About Damon T Page
Damon, Associate Professor in the Department of Neuroscience, received his bachelor’s degree in biology from Eastern Oregon University and his PhD from the University of Cambridge. He was a postdoctoral fellow at the MRC Laboratory of Molecular Biology and the Massachusetts Institute of Technology (MIT).
My laboratory is focused on understanding how the components that make up the cellular architecture of the brain (neuronal and glial cell types) are generated and assemble into functional circuits that underlie behavior and cognition. The mechanisms by which these processes occur are largely unknown, and yet, disruptions can have enormous societal and personal consequences in the form of neurodevelopmental and psychiatric disorders. Such disorders provide a window into the basic genetic, molecular and cellular mechanisms involved in building the brain. This insight may be used in turn to benefit those affected by mental illness, pointing to molecular targets for improved diagnostics and therapeutics.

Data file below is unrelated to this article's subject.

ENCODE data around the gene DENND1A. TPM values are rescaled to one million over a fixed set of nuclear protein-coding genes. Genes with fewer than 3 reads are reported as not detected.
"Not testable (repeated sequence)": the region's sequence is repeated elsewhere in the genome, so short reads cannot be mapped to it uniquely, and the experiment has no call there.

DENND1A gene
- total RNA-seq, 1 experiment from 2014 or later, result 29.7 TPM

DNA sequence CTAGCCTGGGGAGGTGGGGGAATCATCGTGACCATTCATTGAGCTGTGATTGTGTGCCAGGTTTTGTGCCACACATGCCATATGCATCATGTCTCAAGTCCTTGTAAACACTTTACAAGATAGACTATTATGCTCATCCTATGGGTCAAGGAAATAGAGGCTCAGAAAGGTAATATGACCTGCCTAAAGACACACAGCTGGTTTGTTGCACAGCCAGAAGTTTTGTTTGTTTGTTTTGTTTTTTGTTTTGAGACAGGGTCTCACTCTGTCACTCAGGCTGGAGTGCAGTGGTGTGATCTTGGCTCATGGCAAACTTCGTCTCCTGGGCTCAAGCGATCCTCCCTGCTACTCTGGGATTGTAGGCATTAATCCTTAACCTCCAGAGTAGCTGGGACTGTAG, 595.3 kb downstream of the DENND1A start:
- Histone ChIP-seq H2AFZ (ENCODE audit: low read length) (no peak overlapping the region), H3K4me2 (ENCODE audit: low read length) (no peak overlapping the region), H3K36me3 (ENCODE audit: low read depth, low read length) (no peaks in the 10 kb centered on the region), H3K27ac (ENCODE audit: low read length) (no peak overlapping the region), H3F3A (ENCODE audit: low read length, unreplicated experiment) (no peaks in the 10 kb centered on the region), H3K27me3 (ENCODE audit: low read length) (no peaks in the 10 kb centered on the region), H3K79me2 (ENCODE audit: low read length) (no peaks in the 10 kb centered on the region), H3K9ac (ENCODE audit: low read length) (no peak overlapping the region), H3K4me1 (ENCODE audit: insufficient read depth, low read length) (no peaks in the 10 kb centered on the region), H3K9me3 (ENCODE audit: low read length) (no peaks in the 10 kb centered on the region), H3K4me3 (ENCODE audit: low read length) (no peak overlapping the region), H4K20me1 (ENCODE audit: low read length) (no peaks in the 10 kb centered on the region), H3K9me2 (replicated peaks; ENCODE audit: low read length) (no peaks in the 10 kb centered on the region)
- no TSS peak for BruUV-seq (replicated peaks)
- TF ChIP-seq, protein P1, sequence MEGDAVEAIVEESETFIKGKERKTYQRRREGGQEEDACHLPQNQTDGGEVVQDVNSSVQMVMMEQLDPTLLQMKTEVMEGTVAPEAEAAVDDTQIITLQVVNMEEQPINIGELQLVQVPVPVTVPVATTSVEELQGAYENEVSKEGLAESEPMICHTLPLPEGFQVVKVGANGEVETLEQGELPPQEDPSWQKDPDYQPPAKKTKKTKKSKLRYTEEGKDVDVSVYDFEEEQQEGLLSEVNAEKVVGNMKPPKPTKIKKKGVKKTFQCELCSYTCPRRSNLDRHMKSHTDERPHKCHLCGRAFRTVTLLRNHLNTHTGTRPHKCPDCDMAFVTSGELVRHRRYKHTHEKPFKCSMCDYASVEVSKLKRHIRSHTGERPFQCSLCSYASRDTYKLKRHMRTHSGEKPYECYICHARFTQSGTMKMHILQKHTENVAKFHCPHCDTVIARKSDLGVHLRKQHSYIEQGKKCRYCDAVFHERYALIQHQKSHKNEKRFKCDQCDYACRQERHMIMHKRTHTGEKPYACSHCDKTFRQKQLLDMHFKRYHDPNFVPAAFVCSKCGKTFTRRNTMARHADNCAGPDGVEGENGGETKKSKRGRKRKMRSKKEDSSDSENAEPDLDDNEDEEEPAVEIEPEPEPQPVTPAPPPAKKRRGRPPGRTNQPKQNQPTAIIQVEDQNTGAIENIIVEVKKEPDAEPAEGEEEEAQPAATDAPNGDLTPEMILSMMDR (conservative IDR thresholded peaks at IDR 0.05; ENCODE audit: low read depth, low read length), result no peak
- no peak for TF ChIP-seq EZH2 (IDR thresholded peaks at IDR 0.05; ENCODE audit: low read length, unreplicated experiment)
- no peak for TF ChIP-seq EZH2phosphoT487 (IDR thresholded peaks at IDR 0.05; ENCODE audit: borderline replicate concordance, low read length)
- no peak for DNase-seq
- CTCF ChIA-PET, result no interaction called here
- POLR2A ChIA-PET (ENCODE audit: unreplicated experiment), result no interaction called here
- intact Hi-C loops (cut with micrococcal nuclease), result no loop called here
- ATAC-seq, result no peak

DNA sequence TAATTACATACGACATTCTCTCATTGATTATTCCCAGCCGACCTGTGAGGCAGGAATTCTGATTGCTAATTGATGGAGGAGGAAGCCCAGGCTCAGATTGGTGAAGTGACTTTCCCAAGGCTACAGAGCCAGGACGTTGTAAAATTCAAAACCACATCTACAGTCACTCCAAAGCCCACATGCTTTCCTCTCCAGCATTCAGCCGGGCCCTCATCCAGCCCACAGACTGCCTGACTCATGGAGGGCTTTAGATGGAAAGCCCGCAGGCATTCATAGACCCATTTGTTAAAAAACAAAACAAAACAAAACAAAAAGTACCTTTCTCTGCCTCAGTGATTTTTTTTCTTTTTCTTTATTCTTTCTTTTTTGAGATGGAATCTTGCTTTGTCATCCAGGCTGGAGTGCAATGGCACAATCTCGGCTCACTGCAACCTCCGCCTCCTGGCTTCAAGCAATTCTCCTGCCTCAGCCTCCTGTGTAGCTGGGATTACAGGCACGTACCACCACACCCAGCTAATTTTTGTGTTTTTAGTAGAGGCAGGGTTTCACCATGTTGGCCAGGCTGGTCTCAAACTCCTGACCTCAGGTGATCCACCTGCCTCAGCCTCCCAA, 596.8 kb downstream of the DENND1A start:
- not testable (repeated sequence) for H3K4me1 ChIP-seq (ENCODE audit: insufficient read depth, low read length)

Autism spectrum disorder (ASD) is one such disorder. ASD is characterized by a range of phenotypes, including deficits in social behavior, as well as an altered trajectory of brain growth in some cases. Clues to mechanisms come from reports that PTEN-PI3K-mTOR, monoamine, neuropeptide and synaptic signaling pathways have been implicated in ASD pathogenesis. Understanding how these risk factors influence brain and behavior will give us basic insight into how the brain develops and how this process is altered in ASD.
Along these lines, my laboratory makes use of transgenic and knockout mice to understand the biology of how risk factors for autism and related neurodevelopmental disorders influence the development of cell types and circuits underlying behavior and cognition, and to test efficacy of potential therapeutics. The development of structural and functional connectivity in the cerebral cortex, the seat of our highest cognitive capabilities and a structure that is highly relevant for autism, is a major area of focus for our work.
We use a variety of techniques, including mouse genetics, histology, molecular cell biology, cell culture, genomics, informatics, pharmacology, imaging and behavioral phenotyping.